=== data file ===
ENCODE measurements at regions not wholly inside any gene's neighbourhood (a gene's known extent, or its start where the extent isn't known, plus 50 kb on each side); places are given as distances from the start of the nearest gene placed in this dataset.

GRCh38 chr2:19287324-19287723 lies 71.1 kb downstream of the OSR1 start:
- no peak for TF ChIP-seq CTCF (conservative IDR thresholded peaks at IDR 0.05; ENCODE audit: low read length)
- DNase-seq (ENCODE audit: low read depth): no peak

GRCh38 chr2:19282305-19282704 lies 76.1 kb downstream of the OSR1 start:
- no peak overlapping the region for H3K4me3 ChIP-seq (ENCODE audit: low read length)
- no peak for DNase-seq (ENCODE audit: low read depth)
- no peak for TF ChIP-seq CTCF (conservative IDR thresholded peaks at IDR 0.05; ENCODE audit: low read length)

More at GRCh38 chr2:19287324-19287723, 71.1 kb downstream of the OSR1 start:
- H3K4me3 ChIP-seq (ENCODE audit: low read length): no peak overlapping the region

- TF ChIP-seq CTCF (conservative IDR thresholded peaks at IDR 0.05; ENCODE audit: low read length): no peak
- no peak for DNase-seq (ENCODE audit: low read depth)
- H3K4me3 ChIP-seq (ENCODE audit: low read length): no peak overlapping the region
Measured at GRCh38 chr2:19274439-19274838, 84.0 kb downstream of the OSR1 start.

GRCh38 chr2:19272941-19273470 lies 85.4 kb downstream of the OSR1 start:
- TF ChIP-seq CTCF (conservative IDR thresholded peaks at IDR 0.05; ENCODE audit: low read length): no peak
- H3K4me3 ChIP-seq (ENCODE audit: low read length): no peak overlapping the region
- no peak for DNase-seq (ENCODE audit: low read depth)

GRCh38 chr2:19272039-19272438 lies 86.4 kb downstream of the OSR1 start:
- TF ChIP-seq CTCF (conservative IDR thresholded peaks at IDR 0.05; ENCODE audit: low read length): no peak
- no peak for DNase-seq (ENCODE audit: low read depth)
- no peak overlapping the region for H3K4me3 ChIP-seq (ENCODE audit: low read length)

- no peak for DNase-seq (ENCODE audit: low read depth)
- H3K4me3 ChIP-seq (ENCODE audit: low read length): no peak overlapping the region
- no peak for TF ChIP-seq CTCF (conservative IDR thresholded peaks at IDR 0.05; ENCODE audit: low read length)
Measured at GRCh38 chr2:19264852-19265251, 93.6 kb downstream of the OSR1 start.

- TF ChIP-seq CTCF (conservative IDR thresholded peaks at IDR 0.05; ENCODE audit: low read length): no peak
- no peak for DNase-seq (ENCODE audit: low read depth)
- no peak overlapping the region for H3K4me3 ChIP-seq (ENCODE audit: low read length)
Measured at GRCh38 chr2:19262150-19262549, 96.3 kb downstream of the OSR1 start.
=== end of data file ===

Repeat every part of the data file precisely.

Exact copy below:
ENCODE measurements at regions not wholly inside any gene's neighbourhood (a gene's known extent, or its start where the extent isn't known, plus 50 kb on each side); places are given as distances from the start of the nearest gene placed in this dataset.

GRCh38 chr2:19287324-19287723 lies 71.1 kb downstream of the OSR1 start:
- no peak for TF ChIP-seq CTCF (conservative IDR thresholded peaks at IDR 0.05; ENCODE audit: low read length)
- DNase-seq (ENCODE audit: low read depth): no peak

GRCh38 chr2:19282305-19282704 lies 76.1 kb downstream of the OSR1 start:
- no peak overlapping the region for H3K4me3 ChIP-seq (ENCODE audit: low read length)
- no peak for DNase-seq (ENCODE audit: low read depth)
- no peak for TF ChIP-seq CTCF (conservative IDR thresholded peaks at IDR 0.05; ENCODE audit: low read length)

More at GRCh38 chr2:19287324-19287723, 71.1 kb downstream of the OSR1 start:
- H3K4me3 ChIP-seq (ENCODE audit: low read length): no peak overlapping the region

- TF ChIP-seq CTCF (conservative IDR thresholded peaks at IDR 0.05; ENCODE audit: low read length): no peak
- no peak for DNase-seq (ENCODE audit: low read depth)
- H3K4me3 ChIP-seq (ENCODE audit: low read length): no peak overlapping the region
Measured at GRCh38 chr2:19274439-19274838, 84.0 kb downstream of the OSR1 start.

GRCh38 chr2:19272941-19273470 lies 85.4 kb downstream of the OSR1 start:
- TF ChIP-seq CTCF (conservative IDR thresholded peaks at IDR 0.05; ENCODE audit: low read length): no peak
- H3K4me3 ChIP-seq (ENCODE audit: low read length): no peak overlapping the region
- no peak for DNase-seq (ENCODE audit: low read depth)

GRCh38 chr2:19272039-19272438 lies 86.4 kb downstream of the OSR1 start:
- TF ChIP-seq CTCF (conservative IDR thresholded peaks at IDR 0.05; ENCODE audit: low read length): no peak
- no peak for DNase-seq (ENCODE audit: low read depth)
- no peak overlapping the region for H3K4me3 ChIP-seq (ENCODE audit: low read length)

- no peak for DNase-seq (ENCODE audit: low read depth)
- H3K4me3 ChIP-seq (ENCODE audit: low read length): no peak overlapping the region
- no peak for TF ChIP-seq CTCF (conservative IDR thresholded peaks at IDR 0.05; ENCODE audit: low read length)
Measured at GRCh38 chr2:19264852-19265251, 93.6 kb downstream of the OSR1 start.

- TF ChIP-seq CTCF (conservative IDR thresholded peaks at IDR 0.05; ENCODE audit: low read length): no peak
- no peak for DNase-seq (ENCODE audit: low read depth)
- no peak overlapping the region for H3K4me3 ChIP-seq (ENCODE audit: low read length)
Measured at GRCh38 chr2:19262150-19262549, 96.3 kb downstream of the OSR1 start.